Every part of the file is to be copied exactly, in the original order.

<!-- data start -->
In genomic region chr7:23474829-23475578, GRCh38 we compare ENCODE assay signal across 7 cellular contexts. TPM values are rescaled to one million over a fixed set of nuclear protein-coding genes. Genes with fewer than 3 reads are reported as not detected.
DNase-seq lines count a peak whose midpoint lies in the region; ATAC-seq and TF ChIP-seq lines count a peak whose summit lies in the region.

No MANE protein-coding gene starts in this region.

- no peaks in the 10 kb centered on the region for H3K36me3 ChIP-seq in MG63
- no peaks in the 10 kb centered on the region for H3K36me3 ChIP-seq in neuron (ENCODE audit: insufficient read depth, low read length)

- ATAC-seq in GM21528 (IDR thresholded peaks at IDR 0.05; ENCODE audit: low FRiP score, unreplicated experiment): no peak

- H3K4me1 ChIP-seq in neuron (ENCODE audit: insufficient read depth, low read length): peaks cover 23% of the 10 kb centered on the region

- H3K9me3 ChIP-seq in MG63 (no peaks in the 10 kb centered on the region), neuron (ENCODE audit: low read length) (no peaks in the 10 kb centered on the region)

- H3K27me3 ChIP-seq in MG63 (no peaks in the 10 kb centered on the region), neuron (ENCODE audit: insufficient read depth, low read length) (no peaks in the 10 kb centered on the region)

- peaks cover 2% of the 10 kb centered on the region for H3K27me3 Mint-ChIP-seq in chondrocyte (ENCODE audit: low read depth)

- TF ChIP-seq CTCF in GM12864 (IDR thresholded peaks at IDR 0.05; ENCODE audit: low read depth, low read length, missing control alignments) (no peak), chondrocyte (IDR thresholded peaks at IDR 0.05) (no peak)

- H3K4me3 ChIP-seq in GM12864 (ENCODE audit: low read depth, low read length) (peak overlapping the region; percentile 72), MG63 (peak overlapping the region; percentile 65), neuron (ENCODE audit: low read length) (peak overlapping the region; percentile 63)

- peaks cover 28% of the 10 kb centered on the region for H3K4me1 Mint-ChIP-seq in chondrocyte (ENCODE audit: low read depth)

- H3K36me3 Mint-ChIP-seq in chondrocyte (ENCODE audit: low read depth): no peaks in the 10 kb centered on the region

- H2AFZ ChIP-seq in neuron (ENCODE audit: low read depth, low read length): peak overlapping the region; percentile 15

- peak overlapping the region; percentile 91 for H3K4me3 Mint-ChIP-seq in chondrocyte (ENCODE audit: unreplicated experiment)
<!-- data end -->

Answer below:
In genomic region chr7:23474829-23475578, GRCh38 we compare ENCODE assay signal across 7 cellular contexts. TPM values are rescaled to one million over a fixed set of nuclear protein-coding genes. Genes with fewer than 3 reads are reported as not detected.
DNase-seq lines count a peak whose midpoint lies in the region; ATAC-seq and TF ChIP-seq lines count a peak whose summit lies in the region.

No MANE protein-coding gene starts in this region.

- no peaks in the 10 kb centered on the region for H3K36me3 ChIP-seq in MG63
- no peaks in the 10 kb centered on the region for H3K36me3 ChIP-seq in neuron (ENCODE audit: insufficient read depth, low read length)

- ATAC-seq in GM21528 (IDR thresholded peaks at IDR 0.05; ENCODE audit: low FRiP score, unreplicated experiment): no peak

- H3K4me1 ChIP-seq in neuron (ENCODE audit: insufficient read depth, low read length): peaks cover 23% of the 10 kb centered on the region

- H3K9me3 ChIP-seq in MG63 (no peaks in the 10 kb centered on the region), neuron (ENCODE audit: low read length) (no peaks in the 10 kb centered on the region)

- H3K27me3 ChIP-seq in MG63 (no peaks in the 10 kb centered on the region), neuron (ENCODE audit: insufficient read depth, low read length) (no peaks in the 10 kb centered on the region)

- peaks cover 2% of the 10 kb centered on the region for H3K27me3 Mint-ChIP-seq in chondrocyte (ENCODE audit: low read depth)

- TF ChIP-seq CTCF in GM12864 (IDR thresholded peaks at IDR 0.05; ENCODE audit: low read depth, low read length, missing control alignments) (no peak), chondrocyte (IDR thresholded peaks at IDR 0.05) (no peak)

- H3K4me3 ChIP-seq in GM12864 (ENCODE audit: low read depth, low read length) (peak overlapping the region; percentile 72), MG63 (peak overlapping the region; percentile 65), neuron (ENCODE audit: low read length) (peak overlapping the region; percentile 63)

- peaks cover 28% of the 10 kb centered on the region for H3K4me1 Mint-ChIP-seq in chondrocyte (ENCODE audit: low read depth)

- H3K36me3 Mint-ChIP-seq in chondrocyte (ENCODE audit: low read depth): no peaks in the 10 kb centered on the region

- H2AFZ ChIP-seq in neuron (ENCODE audit: low read depth, low read length): peak overlapping the region; percentile 15

- peak overlapping the region; percentile 91 for H3K4me3 Mint-ChIP-seq in chondrocyte (ENCODE audit: unreplicated experiment)